Guidebook available regarding common nursing home problems

Justice in Aging is a non-profit organization that is dedicated to fighting for the rights and interests of poor elderly people in the United States. The organization has just released a free guidebook called “25 Common Nursing Home Problems and How to Resolve them.” Click here to find out how to get this publication.

Readers of this blog are aware that skilled nursing facilities/ long-term care facilities are regulated by both federal law and state law. There are numerous protections for the residents of such facilities, but vigilance and vigorous advocacy are often required.

Senior care planning often involves looking at a variety of choices for long-term care and developing both a clinical care plan and a financial plan. The process can be distressing and difficult. Understanding the legal protections for residents and the obligations of the facilities will make you better equipped to help your loved one. Individualized legal advice coupled with publications like this one can be helpful as you navigate this process. Forewarned is forearmed.

For individualized legal advice on the elder care plan that’s right for you, call us at …. 732-382-6070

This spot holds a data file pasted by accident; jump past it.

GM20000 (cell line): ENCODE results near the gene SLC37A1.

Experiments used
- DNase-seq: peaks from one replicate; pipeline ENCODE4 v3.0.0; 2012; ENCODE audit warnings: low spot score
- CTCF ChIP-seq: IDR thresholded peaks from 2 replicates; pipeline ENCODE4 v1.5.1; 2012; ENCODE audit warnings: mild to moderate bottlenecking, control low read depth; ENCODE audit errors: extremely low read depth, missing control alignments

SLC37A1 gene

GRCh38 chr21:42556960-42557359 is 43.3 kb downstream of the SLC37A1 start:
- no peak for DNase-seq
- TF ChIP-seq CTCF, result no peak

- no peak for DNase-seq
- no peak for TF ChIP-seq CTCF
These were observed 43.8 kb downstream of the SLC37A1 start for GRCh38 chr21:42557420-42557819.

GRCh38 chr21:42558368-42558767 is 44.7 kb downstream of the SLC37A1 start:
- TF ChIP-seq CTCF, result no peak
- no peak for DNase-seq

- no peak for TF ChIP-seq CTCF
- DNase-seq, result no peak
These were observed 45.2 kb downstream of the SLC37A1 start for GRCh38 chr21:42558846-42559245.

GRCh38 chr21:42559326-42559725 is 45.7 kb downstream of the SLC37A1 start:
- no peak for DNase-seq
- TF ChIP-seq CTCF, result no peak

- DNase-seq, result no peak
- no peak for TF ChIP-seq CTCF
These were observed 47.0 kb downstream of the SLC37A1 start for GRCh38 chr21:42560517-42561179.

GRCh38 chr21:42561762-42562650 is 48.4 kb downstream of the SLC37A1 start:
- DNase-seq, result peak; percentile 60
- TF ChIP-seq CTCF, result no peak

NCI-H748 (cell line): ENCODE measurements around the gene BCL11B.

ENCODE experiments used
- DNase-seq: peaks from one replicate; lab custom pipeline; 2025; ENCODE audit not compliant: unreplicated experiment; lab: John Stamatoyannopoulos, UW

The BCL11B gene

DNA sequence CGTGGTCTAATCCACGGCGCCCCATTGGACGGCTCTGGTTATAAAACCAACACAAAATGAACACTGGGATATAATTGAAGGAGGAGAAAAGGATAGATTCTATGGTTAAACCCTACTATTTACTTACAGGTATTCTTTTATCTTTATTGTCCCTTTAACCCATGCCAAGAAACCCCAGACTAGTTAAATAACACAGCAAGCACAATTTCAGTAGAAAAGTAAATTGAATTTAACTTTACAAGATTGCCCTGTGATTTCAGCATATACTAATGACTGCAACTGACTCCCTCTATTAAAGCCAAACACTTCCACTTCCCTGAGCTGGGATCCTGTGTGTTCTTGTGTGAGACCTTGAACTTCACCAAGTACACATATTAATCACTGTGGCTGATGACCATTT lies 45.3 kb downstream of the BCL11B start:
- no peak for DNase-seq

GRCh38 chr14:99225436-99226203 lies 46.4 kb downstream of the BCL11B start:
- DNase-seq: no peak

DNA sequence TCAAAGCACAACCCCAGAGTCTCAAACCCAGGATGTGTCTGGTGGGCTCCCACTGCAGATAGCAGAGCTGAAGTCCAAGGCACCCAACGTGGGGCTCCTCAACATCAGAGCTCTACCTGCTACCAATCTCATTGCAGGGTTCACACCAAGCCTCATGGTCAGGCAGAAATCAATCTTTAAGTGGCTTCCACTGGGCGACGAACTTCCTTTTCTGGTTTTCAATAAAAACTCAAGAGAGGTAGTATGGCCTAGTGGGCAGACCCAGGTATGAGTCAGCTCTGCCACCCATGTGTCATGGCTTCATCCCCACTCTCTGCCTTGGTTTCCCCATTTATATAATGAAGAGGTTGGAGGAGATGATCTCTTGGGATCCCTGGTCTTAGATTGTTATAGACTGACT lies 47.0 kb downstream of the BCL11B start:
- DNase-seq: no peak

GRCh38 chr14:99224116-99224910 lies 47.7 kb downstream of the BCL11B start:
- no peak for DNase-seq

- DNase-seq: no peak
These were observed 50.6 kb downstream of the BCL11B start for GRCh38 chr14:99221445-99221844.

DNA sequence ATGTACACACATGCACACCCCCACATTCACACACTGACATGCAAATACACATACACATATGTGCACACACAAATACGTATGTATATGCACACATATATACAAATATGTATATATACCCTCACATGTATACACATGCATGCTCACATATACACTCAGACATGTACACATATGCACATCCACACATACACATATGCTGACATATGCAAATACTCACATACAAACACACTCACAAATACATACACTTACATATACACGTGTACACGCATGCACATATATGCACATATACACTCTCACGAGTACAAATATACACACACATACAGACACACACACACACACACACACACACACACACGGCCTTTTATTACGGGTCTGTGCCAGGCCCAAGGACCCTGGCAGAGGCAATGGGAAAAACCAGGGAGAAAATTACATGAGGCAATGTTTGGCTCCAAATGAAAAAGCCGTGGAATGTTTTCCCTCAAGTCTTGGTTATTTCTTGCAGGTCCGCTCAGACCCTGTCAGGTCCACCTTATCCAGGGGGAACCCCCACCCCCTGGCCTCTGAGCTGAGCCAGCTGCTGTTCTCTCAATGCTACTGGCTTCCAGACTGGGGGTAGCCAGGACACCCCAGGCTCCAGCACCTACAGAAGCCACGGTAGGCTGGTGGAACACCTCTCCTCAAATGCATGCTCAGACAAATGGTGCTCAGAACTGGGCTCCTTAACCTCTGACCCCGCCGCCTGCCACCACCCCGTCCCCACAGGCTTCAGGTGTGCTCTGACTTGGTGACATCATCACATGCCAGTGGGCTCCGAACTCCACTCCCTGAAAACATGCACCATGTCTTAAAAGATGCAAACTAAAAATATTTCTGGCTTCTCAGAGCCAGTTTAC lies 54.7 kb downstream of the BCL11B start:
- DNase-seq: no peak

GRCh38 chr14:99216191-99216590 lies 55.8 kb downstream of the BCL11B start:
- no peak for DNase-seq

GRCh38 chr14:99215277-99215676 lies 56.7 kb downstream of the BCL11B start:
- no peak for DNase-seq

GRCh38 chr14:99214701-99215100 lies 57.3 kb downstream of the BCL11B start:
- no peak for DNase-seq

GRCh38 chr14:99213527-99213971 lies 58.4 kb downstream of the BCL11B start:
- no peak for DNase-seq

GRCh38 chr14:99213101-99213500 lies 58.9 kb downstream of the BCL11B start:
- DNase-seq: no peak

Court upholds Revocation of CNA Certification for tying nursing home resident’s wheelchair to handrail

A Certified Nurses’ Aide who worked in a New Jersey nursing home has lost her Certification for tying a resident’s wheelchair to the hallway handrail, causing agitation, distress and confinement of the resident. The act was found to constitute abuse & neglect, and this finding has been placed next to her name on the New Jersey Nurse Aide Registry.

An administrative hearing was conducted on her initial appeal of the revocation and listing by the Department of Health. The Administrative Law Judge found, after hearing testimony of witnesses, that she had caused abuse or neglect, and affirmed the Department’s decision. On appeal, the Appellate Division of Superior Court upheld the decision, saying “It is the public policy of the State “to secure for elderly patients, residents and clients of health care facilities serving their specialized needs and problems, the same civil and human rights guaranteed to all citizens . . . .” N.J.S.A. 52:27G-1. Thus, a resident of a long-term care facility “has the right to be free from verbal, sexual, physical, and mental abuse, corporal punishment, and involuntary seclusion.” 81 FR 68688, 68855 (2016); see also N.J.A.C. 8:39-4.1(a)(5). Such individuals are entitled “[t]o be treated with courtesy, consideration, and respect for the resident’s dignity and individuality.” N.J.A.C. 8:39-4.1(a)(12). To this end, “abuse” is defined as “the willful infliction of injury, unreasonable confinement, intimidation, or punishment with resulting physical harm, pain, or mental anguish.” 42 C.F.R. § 488.301 (2003); see also N.J.S.A. 52:27G-2(a). “Neglect” is defined as the “failure to provide goods and services necessary to avoid physical harm, mental anguish, or mental illness.” 42 C.F.R. § 488.301 (2003).”